COVID-19 has certainly changed life as we know it. For the myriad of people who lost their jobs or moved to casual employment, the impact was huge – especially if they went on to apply for a home loan. But while the acceleration of the “gig” or freelance economy has meant more borrowers are no longer considered ideal candidates by the major banks, non-bank financial institutions (NBFIs) such as La Trobe Financial have been there to help.
“It certainly caused some irregularity and disruptions to borrowers’ income, whether through lockdowns, businesses having to close for a particular period or through JobKeeper,” La Trobe senior vice-president and chief lending officer Cory Bannister told MPA about the pandemic.
He pointed to the requirement for self-employed borrowers to show two years’ worth of financial statements when applying for a loan through the major trading banks.
“Financials for 2020 are likely to be impacted by COVID so we think that’s going to have an impact on those particular borrowers,” he said. “The need for alt doc loans is likely to increase, which typically sit outside the major bank remit now that they’ve undertaken a simplification strategy.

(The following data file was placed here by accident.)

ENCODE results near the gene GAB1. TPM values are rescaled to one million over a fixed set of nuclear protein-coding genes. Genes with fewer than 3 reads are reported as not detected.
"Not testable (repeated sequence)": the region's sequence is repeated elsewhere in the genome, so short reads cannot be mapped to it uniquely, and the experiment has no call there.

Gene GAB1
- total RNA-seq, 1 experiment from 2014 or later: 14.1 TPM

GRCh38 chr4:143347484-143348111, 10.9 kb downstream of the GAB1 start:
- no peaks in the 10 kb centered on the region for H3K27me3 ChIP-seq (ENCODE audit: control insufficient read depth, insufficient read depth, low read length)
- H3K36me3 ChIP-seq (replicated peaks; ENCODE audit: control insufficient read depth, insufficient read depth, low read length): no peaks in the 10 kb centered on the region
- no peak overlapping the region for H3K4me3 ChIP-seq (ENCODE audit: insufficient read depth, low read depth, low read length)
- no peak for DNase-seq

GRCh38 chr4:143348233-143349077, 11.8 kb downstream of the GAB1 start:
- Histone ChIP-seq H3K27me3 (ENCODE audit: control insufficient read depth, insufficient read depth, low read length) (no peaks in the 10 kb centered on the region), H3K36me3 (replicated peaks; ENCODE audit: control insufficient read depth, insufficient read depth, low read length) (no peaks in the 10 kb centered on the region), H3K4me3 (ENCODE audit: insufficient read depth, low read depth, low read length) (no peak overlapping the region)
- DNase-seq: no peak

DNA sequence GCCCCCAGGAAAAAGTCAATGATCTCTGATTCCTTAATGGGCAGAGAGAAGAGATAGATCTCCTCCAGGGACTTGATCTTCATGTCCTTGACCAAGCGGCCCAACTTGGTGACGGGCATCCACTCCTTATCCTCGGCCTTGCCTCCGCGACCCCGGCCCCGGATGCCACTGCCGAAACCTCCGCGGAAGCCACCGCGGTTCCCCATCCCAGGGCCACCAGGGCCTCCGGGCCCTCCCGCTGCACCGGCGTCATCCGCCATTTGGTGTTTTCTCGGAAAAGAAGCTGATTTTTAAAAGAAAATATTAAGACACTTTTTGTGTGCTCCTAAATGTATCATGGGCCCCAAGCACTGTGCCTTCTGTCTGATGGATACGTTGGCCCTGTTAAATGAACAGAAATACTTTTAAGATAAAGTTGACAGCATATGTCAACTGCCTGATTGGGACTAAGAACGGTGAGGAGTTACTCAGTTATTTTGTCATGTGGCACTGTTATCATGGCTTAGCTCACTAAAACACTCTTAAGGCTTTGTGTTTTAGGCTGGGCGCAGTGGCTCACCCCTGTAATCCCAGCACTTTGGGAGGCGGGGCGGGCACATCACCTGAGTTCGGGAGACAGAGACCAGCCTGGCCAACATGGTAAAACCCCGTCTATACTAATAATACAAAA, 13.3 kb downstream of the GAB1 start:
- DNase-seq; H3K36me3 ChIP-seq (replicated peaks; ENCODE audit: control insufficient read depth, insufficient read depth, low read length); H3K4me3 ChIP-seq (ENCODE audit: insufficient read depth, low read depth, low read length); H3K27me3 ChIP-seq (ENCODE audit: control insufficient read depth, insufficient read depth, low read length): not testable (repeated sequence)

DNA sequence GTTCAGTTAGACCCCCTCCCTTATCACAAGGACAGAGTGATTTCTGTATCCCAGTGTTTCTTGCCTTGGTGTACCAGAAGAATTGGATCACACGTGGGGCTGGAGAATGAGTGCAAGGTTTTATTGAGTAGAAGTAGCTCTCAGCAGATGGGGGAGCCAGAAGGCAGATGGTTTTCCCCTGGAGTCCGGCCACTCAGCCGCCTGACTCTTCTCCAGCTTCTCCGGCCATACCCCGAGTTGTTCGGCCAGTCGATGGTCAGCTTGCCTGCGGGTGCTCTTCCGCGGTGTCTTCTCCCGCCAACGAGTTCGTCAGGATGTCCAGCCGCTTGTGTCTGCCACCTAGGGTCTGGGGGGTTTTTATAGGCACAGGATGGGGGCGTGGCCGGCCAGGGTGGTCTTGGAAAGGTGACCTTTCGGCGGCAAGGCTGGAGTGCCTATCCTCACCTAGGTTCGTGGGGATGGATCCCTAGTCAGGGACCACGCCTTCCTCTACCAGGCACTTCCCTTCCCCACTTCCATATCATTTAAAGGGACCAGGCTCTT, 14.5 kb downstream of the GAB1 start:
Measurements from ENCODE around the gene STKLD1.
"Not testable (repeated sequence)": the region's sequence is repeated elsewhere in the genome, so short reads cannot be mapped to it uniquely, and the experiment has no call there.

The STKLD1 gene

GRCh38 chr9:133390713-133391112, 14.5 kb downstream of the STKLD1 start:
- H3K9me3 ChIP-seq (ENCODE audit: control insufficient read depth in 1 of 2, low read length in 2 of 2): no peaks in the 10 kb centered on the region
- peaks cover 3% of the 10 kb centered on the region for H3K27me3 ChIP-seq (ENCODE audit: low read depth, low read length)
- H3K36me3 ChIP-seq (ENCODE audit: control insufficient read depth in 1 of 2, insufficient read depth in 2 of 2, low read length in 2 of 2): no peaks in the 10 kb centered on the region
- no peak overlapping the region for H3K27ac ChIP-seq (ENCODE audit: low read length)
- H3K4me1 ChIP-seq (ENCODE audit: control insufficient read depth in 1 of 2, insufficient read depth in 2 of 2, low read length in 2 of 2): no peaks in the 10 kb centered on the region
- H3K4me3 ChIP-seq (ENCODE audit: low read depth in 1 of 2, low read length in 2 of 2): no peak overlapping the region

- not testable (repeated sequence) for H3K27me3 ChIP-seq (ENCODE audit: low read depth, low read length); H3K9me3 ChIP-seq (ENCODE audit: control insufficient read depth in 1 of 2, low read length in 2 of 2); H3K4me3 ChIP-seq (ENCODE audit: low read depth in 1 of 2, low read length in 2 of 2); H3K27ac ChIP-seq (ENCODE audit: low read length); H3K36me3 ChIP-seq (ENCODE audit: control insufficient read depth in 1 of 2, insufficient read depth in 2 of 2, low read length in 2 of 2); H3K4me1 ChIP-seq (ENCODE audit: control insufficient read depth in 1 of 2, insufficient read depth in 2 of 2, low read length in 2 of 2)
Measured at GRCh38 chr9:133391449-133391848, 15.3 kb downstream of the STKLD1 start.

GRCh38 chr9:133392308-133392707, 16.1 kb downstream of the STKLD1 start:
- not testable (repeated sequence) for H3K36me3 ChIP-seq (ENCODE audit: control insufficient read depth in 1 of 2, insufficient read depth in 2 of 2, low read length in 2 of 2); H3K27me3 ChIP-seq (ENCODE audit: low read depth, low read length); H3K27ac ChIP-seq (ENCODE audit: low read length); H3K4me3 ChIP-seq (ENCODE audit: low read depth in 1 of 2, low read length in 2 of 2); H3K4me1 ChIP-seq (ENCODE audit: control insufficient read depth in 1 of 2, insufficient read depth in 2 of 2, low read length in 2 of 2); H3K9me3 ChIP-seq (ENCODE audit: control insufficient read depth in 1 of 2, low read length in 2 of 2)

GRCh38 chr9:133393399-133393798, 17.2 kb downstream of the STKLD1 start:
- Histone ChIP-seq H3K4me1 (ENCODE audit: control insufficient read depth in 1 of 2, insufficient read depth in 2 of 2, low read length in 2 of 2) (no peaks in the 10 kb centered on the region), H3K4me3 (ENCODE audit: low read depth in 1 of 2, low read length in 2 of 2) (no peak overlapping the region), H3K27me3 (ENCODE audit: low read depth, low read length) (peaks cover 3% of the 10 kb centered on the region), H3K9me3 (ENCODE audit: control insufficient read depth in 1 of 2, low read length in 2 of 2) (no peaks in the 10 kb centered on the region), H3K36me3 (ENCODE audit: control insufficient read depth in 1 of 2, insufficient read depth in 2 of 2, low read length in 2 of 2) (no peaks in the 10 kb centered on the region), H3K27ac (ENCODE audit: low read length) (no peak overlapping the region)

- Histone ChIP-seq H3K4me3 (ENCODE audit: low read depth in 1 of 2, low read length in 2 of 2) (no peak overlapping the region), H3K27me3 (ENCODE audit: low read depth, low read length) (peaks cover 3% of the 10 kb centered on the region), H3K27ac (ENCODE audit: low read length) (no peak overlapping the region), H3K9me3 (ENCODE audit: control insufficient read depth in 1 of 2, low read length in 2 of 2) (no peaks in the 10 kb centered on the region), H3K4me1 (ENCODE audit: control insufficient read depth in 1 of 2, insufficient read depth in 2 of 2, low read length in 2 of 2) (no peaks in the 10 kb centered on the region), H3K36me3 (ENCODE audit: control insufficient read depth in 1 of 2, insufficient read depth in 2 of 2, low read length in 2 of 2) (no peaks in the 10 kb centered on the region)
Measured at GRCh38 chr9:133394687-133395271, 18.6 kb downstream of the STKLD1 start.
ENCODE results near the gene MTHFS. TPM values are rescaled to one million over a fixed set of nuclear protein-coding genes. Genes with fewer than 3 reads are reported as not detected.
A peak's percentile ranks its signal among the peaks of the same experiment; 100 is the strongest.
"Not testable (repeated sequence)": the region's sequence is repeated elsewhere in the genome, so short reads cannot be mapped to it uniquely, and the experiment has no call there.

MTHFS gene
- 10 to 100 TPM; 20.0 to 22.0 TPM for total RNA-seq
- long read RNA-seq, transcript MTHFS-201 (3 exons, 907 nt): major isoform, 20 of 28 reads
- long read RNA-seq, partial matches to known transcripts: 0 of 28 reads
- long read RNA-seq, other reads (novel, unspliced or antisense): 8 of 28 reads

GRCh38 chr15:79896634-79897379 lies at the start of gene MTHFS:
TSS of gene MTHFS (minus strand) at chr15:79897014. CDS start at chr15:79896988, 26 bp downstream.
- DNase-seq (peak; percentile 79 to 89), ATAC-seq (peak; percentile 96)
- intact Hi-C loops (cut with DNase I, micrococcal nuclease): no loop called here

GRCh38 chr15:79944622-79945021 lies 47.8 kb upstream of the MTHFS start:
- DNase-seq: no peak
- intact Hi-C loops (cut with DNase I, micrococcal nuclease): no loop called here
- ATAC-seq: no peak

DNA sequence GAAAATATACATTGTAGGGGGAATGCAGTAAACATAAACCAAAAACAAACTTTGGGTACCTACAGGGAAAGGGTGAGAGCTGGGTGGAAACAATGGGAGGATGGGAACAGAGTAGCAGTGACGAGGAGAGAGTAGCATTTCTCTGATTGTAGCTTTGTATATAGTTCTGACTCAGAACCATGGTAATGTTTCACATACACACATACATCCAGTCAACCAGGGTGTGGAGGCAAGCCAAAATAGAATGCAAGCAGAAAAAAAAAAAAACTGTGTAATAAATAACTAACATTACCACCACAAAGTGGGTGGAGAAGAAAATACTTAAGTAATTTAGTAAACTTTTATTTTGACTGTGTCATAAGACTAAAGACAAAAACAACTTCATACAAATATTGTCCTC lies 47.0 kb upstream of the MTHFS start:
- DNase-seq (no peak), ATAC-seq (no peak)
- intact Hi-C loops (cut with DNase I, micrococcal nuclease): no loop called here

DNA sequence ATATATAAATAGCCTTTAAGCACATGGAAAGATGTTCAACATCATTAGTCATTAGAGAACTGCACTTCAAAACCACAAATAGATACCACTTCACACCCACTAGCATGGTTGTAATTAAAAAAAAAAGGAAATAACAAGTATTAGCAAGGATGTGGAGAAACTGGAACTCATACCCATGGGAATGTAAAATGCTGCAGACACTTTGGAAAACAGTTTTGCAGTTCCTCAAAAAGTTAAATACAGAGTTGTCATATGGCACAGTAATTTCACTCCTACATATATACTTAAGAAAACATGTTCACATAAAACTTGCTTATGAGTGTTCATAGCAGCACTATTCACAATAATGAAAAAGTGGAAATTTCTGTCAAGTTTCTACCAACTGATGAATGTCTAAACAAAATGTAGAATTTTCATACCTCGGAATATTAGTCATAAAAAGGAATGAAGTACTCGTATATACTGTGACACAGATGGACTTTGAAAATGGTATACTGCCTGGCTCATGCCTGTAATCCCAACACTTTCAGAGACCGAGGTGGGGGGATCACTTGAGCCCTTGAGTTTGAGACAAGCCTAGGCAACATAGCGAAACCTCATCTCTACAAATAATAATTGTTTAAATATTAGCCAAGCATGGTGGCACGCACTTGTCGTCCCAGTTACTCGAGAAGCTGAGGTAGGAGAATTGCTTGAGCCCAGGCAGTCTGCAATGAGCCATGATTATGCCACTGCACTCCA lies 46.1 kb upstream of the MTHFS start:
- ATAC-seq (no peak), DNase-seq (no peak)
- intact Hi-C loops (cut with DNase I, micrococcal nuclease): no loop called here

“This is where non-banks can have an opportunity to really lean in and help, in particular, the self-employed sector and in turn the broader economy.”
The latest job figures showed that while full-time employment rose by 129,000 jobs in April, part-time employment surged at a record level of 413,000 during the same month.
“Almost 4.8 million people are on part-time employment,” he said. “That’s likely to be a combination of people who are having to work multiple jobs to make up for disrupted income, so that needs to be taken into consideration.”
La Trobe anticipates more credit events will occur over the next six to 12 months as the economy gets used to life without JobKeeper. It has also seen a trend in the amount of downsizers and upgraders operating in a market of limited stock and record low interest rates, while a surge in returning ex-pats has contributed further pressure to house prices.
“There’s just 145,000 properties available on the market across the nation at the moment, that’s 24% below the 5-year average” he said, explaining that while many people want to move, they feel locked in due to the limited numbers.
While the banks have stuck with their simplification strategies throughout this time, non-bank lenders such as La Trobe have been offering solutions.
“For us, assessing credit throughout this period has been business as usual because we have tremendous experience in dealing with credit events, and that’s what this is,” said Bannister. “the impact of the coronavirus will ultimately turn out to be a life event or credit event for many people.”
He explained that La Trobe takes a “thematic approach to loan product creation,” using macro level trends and underlying borrower demand to drive its product launches.